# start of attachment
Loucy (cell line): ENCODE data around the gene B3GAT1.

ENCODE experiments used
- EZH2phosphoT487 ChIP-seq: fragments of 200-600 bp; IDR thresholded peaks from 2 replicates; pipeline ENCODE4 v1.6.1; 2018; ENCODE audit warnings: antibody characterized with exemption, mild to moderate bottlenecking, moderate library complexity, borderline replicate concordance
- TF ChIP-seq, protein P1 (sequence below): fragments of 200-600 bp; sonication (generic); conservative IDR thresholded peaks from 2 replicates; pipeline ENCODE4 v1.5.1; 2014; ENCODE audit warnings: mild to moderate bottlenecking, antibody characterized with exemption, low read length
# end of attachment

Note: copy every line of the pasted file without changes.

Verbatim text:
Loucy (cell line): ENCODE data around the gene B3GAT1.

ENCODE experiments used
- EZH2phosphoT487 ChIP-seq: fragments of 200-600 bp; IDR thresholded peaks from 2 replicates; pipeline ENCODE4 v1.6.1; 2018; ENCODE audit warnings: antibody characterized with exemption, mild to moderate bottlenecking, moderate library complexity, borderline replicate concordance
- TF ChIP-seq, protein P1 (sequence below): fragments of 200-600 bp; sonication (generic); conservative IDR thresholded peaks from 2 replicates; pipeline ENCODE4 v1.5.1; 2014; ENCODE audit warnings: mild to moderate bottlenecking, antibody characterized with exemption, low read length